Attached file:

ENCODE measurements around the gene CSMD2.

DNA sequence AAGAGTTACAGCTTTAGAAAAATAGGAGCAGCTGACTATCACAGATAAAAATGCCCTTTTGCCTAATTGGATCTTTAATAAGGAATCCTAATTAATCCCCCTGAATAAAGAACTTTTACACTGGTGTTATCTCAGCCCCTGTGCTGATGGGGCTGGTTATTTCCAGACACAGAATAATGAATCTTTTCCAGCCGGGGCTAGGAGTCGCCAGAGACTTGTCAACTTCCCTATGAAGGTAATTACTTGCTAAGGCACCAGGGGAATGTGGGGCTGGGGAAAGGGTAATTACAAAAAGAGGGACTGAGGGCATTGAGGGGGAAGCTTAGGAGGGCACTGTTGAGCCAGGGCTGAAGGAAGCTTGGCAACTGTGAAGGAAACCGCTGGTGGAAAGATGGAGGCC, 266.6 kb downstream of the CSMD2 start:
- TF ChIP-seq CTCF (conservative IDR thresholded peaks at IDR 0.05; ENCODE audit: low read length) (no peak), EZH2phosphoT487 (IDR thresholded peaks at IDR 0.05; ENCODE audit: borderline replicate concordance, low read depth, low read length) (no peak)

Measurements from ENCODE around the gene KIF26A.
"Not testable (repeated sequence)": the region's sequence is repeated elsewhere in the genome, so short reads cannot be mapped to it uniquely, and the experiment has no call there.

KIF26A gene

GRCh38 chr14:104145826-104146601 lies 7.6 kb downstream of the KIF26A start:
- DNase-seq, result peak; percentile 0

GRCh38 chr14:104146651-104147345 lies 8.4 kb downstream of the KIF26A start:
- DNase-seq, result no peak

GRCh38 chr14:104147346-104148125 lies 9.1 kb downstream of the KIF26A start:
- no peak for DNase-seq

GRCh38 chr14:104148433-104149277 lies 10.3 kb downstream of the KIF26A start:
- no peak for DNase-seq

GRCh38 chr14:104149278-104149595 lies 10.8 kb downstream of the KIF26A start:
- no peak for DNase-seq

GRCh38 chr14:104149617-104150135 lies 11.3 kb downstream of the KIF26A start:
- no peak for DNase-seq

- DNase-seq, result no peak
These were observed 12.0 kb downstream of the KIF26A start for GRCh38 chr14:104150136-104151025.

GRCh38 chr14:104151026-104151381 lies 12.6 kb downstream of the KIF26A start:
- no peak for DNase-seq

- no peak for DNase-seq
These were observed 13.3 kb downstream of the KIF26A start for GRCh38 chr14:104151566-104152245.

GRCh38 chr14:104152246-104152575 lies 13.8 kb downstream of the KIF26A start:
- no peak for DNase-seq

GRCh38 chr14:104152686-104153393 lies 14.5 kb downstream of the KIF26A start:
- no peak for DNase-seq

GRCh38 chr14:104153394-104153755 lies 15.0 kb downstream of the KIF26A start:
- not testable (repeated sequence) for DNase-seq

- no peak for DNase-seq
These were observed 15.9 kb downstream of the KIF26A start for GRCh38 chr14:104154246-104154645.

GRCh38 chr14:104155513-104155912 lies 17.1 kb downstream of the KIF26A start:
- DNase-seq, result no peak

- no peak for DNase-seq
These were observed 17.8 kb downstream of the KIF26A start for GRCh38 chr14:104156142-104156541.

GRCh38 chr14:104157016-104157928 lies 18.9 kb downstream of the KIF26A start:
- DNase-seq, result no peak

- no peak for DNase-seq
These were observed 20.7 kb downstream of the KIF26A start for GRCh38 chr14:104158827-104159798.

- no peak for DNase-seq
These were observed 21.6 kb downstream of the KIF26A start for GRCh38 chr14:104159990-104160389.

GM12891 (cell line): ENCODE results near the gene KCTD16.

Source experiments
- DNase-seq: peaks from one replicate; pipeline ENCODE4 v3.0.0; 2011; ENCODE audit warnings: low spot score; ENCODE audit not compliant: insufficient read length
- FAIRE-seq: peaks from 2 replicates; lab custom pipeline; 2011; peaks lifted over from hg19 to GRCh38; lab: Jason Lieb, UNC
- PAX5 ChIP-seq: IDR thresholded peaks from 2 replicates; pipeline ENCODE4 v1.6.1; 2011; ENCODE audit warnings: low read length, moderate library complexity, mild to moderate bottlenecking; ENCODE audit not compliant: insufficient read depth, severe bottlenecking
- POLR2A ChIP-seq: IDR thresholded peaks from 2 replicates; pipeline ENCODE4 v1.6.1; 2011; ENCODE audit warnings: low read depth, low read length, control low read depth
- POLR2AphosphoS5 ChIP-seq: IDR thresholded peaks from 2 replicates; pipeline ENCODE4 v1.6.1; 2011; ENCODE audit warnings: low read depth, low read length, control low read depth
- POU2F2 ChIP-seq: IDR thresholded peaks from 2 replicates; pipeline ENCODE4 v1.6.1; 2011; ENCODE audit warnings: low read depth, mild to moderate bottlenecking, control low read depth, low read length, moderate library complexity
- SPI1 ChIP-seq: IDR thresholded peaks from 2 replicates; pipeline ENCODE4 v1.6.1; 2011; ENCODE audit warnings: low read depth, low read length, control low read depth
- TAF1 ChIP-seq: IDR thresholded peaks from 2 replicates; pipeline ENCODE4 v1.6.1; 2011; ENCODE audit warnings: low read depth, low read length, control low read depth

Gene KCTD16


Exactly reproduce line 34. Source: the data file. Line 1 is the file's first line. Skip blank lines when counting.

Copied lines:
- DNase-seq, result no peak